The entrails

Published : Saturday, November 24, 2007 | Label:   Poems  

We woke to white feathers under the orange tree
and the door of the coop aghast.
Our last two hens, those yogis, martyred. Unhappy auguries on polling day.
All morning the weather mumbled its sombre oracles. I’d like to hope
the birds were the last thing we had to lose
to pay for deliverance tonight. But only the saved are certain.

It turns out the fox just got…

Read More...

The Other Pieces

Published : Monday, October 29, 2007 | Label:   Poems  

I pick up a rock on the lakeshore,
a riverstone the glacier left,
now cleft perfectly down the middle,
a notch at one end.
This is how one feels,
half a self,
bereft.
We are here, perhaps, to look for the rest of who we are,
and that could be anything—
a lake, a range, a woman,
a pink robin,…

Read More...

Quartet For The End Of Time

Published : Monday, October 29, 2007 | Label:   Poems  

I—Too much summer too close to home

Warm days in mid September.
Each year summer comes early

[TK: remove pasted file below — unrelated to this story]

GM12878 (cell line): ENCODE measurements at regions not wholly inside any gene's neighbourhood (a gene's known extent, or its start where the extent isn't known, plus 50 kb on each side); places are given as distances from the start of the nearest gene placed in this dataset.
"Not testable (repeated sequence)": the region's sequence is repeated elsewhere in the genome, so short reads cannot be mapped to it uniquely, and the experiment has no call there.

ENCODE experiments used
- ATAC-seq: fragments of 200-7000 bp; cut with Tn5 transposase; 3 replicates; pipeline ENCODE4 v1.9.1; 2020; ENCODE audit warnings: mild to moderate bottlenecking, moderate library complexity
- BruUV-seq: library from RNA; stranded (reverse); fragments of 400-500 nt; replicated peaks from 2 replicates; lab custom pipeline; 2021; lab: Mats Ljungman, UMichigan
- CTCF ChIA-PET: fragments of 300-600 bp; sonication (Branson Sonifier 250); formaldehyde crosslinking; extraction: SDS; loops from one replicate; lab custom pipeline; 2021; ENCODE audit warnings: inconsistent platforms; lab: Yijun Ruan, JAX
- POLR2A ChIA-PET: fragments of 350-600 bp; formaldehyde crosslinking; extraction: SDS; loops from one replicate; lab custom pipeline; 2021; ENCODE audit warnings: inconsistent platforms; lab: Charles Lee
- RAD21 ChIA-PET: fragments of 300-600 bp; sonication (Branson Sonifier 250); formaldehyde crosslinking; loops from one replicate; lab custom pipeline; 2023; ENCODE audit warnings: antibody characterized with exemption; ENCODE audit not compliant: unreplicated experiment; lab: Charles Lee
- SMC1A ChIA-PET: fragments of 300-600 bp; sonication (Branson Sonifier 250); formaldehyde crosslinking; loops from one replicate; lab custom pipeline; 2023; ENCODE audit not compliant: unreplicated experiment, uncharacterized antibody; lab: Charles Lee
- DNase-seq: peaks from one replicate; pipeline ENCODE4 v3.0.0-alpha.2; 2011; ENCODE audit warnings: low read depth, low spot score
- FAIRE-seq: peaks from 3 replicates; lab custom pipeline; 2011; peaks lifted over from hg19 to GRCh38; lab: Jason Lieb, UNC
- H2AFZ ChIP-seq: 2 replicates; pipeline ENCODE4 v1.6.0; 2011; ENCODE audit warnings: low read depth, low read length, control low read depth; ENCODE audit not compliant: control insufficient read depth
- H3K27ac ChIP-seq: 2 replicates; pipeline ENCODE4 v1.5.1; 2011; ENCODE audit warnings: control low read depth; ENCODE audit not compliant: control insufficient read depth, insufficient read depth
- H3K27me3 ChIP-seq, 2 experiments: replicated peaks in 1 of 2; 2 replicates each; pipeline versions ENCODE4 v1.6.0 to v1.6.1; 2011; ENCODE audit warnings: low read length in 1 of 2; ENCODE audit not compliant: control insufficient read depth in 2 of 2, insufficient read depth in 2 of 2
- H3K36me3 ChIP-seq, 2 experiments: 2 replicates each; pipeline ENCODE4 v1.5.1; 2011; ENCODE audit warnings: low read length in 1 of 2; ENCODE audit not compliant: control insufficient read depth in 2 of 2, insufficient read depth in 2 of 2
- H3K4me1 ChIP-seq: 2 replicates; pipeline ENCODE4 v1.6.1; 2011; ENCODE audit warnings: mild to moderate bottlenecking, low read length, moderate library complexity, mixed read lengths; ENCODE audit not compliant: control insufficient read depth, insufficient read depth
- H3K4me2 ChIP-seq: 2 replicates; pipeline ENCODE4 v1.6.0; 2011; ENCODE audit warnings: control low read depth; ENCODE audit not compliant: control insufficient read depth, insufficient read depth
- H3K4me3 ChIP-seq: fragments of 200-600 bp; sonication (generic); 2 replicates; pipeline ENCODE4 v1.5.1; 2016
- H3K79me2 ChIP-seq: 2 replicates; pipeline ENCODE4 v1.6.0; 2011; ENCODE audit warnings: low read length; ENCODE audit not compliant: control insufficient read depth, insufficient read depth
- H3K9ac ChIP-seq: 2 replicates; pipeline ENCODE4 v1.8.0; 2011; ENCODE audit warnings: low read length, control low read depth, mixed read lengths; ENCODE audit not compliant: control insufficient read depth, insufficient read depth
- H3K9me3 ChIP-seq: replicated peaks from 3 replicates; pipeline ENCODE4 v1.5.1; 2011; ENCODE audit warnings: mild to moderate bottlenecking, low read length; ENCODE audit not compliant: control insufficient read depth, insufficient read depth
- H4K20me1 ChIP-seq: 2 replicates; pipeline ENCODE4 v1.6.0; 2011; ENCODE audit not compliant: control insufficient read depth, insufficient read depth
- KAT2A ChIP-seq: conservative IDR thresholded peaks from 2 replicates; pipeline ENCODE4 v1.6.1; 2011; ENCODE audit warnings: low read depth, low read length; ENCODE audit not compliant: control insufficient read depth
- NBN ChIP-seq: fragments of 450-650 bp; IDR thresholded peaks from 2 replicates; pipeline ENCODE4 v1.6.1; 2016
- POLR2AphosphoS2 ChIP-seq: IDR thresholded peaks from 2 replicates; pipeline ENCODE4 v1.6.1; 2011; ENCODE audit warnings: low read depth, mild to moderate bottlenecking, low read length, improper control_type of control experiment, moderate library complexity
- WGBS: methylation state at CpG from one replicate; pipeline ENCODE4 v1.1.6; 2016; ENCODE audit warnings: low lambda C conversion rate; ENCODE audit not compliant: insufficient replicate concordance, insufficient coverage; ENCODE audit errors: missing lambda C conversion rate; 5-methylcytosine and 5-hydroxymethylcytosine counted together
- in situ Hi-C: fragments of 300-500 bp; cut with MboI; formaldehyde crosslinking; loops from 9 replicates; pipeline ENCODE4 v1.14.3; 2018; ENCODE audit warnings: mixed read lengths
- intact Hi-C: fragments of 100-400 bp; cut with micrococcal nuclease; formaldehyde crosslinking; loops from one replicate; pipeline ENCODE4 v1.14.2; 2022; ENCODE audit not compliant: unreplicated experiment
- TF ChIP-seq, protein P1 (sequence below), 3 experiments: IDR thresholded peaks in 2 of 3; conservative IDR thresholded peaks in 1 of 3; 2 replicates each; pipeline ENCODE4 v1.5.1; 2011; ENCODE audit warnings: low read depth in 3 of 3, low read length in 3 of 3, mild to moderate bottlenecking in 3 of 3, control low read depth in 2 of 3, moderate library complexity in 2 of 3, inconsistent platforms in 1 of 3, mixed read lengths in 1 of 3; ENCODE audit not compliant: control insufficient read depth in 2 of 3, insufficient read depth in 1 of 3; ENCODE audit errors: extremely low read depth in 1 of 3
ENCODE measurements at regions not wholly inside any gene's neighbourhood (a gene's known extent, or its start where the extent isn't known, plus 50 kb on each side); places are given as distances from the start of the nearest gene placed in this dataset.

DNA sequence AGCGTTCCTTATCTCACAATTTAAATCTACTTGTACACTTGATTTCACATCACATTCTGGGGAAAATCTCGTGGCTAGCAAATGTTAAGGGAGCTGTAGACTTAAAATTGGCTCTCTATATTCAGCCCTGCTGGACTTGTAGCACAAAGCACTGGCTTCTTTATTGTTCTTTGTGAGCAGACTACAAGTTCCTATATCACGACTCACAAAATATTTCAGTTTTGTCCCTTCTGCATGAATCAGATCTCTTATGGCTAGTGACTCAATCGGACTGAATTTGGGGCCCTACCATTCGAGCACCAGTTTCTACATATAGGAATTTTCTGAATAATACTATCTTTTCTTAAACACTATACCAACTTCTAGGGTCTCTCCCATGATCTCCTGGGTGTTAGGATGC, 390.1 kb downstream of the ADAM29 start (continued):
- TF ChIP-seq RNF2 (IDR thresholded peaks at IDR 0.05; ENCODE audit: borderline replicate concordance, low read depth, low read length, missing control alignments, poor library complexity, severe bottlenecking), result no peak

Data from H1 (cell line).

and each year we forget and
say what happened to the spring?
as though we ever had spring
on the sandstone coast of this
dry-eyed island, inching its
way north to the equator.

And then whatever we’re call-
ing the season goes and…

Read More...

Rules for Walking

Published : Tuesday, August 28, 2007 | Label:   Poems  

I—Theory
I have a general theory: keep going.
I have a rider: watch for transitions.
And another: beware false summits.

II—Practice
Prepare for the walk
by taking the walk.
Go a little faster than you should
and a little slower than you’d like.
Notice the pink mountain berry
brilliant as a hooker’s lipstick,
the pink robin on the…

Read More...

Lake St Clair Cycle

Published : Tuesday, August 28, 2007 | Label:   Poems  

Casting

Walking the other sunny afternoon
along the Frankland Sands
I heard a fish jump in shallows.
The sound drew me, and then it drew the fish,
small and sleek and insouciant, translucent as the water,
which was so shallow and so tannin-clear
I could make out easing along the lakebed beneath
the shadow of the fish.
That, I thought,

Read More...

Poems

I matured late as a poet. If maturing is what you’d call it.

A lot of my writing students, women and men in their middle years, say they wrote poetry when they were young. They say it as though it’s a thing one outgrows; for me it’s a thing I grew into. I didn’t write many poems until I was forty; suddenly it’s most of what I write. I guess I was making myself ready, and poetry’s a… Read More...

Label

Search this site